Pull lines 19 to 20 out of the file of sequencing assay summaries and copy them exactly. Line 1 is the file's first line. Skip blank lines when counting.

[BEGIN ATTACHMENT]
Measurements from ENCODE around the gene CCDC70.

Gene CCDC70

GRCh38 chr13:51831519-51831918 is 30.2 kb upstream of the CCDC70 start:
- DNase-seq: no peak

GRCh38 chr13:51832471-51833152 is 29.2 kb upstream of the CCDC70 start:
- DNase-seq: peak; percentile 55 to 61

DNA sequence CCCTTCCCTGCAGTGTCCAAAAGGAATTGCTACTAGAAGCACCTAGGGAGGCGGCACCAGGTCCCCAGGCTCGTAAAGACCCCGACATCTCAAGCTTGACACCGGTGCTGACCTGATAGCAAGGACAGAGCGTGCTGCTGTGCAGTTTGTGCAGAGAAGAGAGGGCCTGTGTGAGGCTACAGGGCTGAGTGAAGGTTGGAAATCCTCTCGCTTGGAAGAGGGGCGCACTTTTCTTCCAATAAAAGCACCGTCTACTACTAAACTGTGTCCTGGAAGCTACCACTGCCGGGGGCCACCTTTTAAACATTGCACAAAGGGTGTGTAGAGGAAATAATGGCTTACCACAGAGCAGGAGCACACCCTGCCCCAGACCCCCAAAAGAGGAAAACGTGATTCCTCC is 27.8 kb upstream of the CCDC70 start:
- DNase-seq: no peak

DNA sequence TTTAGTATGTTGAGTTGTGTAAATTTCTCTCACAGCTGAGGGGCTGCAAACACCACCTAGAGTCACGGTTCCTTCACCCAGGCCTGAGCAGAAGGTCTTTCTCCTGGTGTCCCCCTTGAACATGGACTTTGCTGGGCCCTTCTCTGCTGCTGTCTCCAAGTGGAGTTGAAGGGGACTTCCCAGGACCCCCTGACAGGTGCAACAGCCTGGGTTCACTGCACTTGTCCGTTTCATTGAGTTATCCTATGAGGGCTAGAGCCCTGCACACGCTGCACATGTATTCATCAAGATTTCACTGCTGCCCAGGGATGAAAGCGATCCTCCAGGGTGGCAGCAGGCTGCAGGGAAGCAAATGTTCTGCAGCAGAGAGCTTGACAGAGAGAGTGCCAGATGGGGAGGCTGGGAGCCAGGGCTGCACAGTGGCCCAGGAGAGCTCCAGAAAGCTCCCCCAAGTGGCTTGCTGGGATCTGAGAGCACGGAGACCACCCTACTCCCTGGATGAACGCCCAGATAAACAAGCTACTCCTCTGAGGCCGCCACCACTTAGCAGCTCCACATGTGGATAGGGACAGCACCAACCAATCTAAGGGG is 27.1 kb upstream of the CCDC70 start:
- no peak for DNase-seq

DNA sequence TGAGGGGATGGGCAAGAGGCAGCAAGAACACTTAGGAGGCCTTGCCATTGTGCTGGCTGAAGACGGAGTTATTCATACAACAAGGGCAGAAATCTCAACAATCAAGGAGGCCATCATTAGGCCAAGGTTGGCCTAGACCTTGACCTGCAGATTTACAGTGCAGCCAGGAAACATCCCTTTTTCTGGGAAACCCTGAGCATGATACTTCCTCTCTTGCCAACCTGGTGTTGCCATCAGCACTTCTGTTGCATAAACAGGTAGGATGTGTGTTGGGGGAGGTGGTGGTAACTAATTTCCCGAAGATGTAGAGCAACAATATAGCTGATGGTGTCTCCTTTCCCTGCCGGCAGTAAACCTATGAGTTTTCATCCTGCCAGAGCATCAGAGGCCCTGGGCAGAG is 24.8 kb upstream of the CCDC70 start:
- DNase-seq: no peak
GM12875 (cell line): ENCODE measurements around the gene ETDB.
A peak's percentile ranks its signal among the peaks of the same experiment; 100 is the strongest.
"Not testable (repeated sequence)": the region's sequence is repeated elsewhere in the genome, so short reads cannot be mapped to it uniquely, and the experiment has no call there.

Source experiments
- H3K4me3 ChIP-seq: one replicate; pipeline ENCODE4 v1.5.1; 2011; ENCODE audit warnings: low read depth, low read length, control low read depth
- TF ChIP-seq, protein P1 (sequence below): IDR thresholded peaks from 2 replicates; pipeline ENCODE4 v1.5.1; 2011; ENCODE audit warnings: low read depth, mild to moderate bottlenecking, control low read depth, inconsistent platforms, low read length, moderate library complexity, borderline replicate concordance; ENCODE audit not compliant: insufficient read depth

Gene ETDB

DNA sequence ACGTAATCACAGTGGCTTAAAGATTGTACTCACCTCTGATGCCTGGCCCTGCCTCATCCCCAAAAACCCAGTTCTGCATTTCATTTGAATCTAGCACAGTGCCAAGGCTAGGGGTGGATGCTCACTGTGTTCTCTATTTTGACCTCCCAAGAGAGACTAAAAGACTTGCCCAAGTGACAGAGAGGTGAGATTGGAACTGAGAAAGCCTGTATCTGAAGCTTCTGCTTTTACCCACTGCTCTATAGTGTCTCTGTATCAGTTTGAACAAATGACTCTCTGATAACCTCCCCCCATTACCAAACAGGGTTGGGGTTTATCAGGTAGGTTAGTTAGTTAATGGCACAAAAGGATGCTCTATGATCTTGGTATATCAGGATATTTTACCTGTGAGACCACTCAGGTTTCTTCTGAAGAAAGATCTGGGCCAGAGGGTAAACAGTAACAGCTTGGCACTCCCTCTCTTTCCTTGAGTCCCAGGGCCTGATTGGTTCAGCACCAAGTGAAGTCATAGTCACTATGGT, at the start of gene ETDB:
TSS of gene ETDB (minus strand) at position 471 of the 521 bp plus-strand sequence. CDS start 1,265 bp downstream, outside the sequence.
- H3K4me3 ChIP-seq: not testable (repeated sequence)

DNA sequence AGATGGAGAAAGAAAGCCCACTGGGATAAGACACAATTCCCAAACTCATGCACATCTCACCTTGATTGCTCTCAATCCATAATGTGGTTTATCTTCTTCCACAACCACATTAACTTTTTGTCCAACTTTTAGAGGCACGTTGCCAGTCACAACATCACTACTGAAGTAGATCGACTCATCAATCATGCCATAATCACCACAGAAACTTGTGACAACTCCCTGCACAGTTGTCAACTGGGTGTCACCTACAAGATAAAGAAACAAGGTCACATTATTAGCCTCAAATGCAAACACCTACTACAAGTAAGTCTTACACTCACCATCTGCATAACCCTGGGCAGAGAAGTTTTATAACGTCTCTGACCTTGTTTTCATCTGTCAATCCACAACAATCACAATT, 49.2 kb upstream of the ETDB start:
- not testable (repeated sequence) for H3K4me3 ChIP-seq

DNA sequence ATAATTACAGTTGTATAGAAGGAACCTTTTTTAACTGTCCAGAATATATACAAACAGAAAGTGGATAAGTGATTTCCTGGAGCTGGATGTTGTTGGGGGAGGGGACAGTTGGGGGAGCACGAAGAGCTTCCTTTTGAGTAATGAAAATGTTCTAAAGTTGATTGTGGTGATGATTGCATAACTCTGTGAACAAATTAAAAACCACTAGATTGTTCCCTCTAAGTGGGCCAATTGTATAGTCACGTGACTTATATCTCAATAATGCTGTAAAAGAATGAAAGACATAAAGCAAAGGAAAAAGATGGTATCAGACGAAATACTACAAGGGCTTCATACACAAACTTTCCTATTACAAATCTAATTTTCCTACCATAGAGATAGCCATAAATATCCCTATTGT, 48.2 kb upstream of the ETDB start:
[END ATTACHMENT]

Gene ETDB

DNA sequence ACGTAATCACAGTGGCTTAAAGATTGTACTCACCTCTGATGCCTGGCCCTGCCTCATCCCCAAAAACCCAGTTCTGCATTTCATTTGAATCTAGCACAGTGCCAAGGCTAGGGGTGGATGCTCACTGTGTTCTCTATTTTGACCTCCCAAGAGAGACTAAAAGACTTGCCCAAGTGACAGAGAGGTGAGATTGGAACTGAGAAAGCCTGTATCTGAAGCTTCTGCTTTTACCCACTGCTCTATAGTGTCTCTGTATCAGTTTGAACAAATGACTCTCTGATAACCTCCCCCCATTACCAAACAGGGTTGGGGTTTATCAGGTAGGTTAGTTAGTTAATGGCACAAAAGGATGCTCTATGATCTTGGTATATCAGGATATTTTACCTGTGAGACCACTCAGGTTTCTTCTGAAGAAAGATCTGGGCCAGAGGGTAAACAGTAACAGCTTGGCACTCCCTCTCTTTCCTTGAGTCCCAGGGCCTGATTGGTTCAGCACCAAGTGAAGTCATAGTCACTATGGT, at the start of gene ETDB: